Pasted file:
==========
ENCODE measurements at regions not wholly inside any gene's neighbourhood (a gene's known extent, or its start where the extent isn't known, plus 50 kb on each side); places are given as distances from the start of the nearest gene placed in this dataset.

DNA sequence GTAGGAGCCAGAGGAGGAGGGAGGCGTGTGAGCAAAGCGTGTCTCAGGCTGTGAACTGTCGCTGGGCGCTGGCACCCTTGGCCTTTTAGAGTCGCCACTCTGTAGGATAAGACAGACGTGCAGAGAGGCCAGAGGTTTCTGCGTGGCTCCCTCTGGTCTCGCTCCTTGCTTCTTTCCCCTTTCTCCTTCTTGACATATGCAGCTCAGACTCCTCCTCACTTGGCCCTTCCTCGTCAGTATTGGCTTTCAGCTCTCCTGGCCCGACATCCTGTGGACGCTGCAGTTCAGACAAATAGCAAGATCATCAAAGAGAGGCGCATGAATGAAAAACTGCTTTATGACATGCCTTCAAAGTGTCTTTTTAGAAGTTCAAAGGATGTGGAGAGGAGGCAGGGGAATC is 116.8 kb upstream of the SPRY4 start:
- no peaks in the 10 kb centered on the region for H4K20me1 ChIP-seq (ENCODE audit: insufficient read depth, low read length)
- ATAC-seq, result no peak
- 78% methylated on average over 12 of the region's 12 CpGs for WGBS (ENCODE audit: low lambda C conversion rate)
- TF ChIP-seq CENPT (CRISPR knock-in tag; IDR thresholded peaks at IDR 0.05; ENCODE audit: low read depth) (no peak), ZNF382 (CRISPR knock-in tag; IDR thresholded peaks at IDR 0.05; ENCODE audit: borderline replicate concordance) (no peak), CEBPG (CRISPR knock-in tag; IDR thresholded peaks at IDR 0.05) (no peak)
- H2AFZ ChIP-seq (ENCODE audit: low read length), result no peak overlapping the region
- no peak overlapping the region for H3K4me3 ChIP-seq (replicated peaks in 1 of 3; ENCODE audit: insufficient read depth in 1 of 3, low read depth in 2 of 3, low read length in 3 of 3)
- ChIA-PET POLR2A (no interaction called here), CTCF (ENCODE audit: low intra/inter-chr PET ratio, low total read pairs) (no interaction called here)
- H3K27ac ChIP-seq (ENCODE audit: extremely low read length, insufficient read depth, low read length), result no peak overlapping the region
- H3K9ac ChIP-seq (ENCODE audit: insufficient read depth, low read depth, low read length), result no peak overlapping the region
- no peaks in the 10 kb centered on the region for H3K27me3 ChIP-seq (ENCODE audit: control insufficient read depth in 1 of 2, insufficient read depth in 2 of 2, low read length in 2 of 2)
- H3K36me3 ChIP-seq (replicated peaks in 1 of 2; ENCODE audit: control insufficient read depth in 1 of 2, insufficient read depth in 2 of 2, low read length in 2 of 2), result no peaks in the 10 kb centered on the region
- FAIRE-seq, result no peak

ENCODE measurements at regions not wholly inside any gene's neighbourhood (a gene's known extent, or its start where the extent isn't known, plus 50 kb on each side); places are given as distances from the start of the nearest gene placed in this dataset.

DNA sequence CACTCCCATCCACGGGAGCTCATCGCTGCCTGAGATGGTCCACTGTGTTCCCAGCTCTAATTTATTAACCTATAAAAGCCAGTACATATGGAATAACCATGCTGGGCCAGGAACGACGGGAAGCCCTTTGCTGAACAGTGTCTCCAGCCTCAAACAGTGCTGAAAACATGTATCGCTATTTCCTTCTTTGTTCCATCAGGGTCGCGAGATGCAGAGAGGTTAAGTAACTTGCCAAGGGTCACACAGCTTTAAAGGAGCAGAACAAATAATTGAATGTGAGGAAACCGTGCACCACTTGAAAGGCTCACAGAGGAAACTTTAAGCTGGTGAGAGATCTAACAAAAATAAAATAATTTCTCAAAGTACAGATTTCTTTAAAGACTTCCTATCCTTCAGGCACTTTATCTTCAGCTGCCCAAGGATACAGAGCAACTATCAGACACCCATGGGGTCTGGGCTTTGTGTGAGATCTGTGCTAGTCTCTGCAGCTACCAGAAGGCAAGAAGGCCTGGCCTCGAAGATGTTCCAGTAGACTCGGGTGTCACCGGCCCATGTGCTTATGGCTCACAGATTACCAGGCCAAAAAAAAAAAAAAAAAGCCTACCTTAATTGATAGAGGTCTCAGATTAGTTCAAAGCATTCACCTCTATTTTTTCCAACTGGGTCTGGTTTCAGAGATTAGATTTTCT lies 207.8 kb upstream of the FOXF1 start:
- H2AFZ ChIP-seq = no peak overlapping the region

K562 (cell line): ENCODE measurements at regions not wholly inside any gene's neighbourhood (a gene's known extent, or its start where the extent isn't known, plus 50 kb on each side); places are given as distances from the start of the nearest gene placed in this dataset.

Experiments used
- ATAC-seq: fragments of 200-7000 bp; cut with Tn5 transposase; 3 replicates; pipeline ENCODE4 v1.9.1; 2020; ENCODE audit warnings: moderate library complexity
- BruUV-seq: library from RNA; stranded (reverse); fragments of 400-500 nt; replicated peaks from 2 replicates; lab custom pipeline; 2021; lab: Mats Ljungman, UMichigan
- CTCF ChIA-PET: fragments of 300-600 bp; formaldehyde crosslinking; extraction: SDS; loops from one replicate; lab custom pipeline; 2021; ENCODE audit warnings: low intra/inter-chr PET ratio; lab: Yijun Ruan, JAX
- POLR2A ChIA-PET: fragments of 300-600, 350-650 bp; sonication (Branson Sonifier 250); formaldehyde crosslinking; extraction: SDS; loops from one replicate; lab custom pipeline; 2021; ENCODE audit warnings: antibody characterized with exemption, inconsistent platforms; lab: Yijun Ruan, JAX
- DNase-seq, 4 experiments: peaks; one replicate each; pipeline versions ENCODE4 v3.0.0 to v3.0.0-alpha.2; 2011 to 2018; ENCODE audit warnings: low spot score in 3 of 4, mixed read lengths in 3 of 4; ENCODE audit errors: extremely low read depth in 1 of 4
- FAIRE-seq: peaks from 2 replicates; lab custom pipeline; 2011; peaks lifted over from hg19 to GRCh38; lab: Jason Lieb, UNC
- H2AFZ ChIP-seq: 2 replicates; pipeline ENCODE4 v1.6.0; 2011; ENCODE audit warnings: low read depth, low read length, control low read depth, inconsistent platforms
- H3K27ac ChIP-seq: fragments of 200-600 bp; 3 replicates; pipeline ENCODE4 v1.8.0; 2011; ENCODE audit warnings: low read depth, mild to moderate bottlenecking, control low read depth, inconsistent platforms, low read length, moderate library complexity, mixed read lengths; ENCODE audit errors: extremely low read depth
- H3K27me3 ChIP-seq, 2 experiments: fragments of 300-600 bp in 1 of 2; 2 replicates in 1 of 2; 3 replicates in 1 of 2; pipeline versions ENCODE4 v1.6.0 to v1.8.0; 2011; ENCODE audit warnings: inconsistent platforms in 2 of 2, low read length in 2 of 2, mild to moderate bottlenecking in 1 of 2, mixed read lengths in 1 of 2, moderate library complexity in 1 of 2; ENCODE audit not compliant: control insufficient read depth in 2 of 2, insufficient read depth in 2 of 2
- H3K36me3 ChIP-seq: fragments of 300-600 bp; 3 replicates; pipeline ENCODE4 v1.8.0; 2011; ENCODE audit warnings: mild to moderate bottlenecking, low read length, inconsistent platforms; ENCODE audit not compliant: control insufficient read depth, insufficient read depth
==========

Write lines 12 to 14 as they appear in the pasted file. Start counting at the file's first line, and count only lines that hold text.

- no peaks in the 10 kb centered on the region for H3K27me3 ChIP-seq (ENCODE audit: control insufficient read depth in 1 of 2, insufficient read depth in 2 of 2, low read length in 2 of 2)
- H3K36me3 ChIP-seq (replicated peaks in 1 of 2; ENCODE audit: control insufficient read depth in 1 of 2, insufficient read depth in 2 of 2, low read length in 2 of 2), result no peaks in the 10 kb centered on the region
- FAIRE-seq, result no peak